At 58.2, down from 59.1 in March, the S&P Global/CIPS UK Construction Purchasing Managers’ Index – which measures month-on-month changes in total industry activity – signalled the weakest rate of output growth since January.
The report says: “Signs of a slowdown in client spending contributed to another drop in growth expectations, with the degree of optimism about future workloads the lowest since September 2020.”
Residential work remained the worst-performing sub-sector and saw the greatest loss of momentum, with a 53.8 mark in April, against 54.9 in March.
The fastest-growing sub-sector remained commercial work, at 60.5, followed by civil engineering at 56.2.
Overall, the index has nonetheless posted above the crucial 50.0 no-change mark in each month since February 2021.
But the report adds: “The near-term outlook for construction activity deteriorated in April as total new order volumes expanded at the slowest rate for four months. Escalating raw material prices and, in some cases, hesitancy due to higher borrowing costs and geopolitical uncertainty were reported as headwinds to demand.”
Yesterday, the Bank of England lifted the base rate by 25 basis points to 1%, the highest level since 2009.
Chartered Institute of Procurement & Supply group director Duncan Brock says: “Inflation hit the highest rate since September 2021, impacted on budgets and made customers think twice about committing.
“Job creation grew quickly to complete work in hand, risking over-inflating capacity should new order growth slow further. With the Bank of England confirming the interest rate as the highest for 13 years, the squeeze on business lending also led to a relatively gloomy outlook amongst builders for the year ahead, with sentiment the lowest since September 2020.”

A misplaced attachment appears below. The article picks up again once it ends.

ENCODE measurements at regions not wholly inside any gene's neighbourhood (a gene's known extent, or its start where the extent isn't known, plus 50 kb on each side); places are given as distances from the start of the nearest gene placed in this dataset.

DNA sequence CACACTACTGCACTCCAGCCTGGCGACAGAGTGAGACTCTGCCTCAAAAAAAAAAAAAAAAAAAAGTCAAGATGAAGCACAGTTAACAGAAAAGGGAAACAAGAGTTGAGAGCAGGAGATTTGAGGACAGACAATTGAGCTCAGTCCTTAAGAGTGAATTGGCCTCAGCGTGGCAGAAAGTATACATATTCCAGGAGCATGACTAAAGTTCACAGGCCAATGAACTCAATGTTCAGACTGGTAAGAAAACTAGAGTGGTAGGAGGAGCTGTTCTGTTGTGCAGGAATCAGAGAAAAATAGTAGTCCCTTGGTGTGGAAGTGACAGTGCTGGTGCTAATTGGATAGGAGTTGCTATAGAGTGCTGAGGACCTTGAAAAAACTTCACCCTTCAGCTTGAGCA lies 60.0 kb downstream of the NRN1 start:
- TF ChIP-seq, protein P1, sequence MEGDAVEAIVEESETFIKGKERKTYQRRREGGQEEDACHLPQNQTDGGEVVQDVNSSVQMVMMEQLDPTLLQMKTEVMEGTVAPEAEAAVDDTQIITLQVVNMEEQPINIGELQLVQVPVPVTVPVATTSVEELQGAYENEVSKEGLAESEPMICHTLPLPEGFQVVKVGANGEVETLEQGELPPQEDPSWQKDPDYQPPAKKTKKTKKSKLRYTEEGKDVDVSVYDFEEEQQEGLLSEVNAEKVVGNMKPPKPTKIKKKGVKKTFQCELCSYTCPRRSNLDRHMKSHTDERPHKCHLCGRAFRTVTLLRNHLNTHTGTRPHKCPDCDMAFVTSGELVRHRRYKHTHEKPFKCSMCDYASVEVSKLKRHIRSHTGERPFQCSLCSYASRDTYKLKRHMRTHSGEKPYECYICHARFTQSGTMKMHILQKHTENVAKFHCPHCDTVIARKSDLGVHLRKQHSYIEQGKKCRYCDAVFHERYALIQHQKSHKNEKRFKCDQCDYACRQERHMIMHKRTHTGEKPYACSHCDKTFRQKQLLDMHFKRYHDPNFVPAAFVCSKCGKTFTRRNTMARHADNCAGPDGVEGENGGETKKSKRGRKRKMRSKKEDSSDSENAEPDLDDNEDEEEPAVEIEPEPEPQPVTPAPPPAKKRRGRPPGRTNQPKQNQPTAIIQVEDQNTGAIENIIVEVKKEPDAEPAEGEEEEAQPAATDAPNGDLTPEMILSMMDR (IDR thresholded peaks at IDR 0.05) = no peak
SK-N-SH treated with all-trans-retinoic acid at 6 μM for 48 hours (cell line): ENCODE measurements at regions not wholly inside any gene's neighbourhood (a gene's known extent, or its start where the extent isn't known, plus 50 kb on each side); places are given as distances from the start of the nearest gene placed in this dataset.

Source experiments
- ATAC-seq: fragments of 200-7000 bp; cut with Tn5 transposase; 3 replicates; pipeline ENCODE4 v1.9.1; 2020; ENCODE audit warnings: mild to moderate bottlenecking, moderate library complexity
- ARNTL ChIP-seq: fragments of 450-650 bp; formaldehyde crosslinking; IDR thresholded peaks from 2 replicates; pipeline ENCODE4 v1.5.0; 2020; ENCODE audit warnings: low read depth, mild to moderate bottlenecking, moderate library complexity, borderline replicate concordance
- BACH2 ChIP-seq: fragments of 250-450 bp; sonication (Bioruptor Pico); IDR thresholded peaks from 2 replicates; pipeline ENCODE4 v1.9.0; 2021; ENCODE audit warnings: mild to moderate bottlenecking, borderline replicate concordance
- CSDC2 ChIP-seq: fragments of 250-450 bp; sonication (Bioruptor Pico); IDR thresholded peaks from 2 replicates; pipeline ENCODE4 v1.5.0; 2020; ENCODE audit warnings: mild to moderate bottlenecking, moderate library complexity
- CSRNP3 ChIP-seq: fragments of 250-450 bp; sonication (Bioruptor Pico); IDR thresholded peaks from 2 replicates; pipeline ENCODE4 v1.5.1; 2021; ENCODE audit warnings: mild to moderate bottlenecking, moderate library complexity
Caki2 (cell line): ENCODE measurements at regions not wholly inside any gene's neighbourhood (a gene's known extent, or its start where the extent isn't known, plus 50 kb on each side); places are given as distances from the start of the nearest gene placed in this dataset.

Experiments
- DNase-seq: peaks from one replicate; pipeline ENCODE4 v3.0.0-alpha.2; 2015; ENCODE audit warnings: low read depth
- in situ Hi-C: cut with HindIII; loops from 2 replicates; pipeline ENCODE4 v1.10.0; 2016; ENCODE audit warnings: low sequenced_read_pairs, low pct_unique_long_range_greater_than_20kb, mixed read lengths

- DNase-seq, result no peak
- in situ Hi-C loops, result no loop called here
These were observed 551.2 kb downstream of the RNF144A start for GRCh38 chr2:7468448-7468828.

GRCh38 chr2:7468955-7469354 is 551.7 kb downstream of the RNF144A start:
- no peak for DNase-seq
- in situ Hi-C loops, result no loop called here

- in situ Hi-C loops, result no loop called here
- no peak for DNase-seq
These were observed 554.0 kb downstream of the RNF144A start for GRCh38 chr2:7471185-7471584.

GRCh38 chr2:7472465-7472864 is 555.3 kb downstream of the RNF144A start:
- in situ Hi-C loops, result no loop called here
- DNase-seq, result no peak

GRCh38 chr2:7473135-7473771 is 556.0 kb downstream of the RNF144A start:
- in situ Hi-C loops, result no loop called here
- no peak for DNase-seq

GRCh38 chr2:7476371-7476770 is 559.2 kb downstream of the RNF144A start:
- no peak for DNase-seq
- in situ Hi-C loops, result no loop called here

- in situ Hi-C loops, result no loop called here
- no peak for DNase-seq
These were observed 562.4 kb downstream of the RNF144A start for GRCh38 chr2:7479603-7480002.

Naismiths director Gareth Belsham adds: “Storm clouds might be gathering but they haven’t yet broken. Britain’s construction sector is still busy and new orders continue to roll in, but it is losing momentum.
“The pace of new orders has slowed to its weakest level of the year so far, and while many builders still have bulging order books, their optimism about what the next 12 months will bring is slowly starting to slide.
“This week’s decision by the Bank of England to raise interest rates, not to mention its bleak economic forecast, will serve as a reality check for housebuilders in particular.
“While the property market remains buoyant, rising borrowing costs and the possibility of a recession will both cool demand in coming months – and this may be why residential construction is already growing more slowly than any other sector.
“Until now the construction industry has generally managed to shrug off the impact of soaring material and transport costs. But with cost inflation still painfully high – and back to its highest level since last September – any further slowdowns in growth and demand could take an outsized toll.
“With the outlook for construction steadily darkening, things are finely balanced for the industry that has long been the best bellwether of the wider economy.”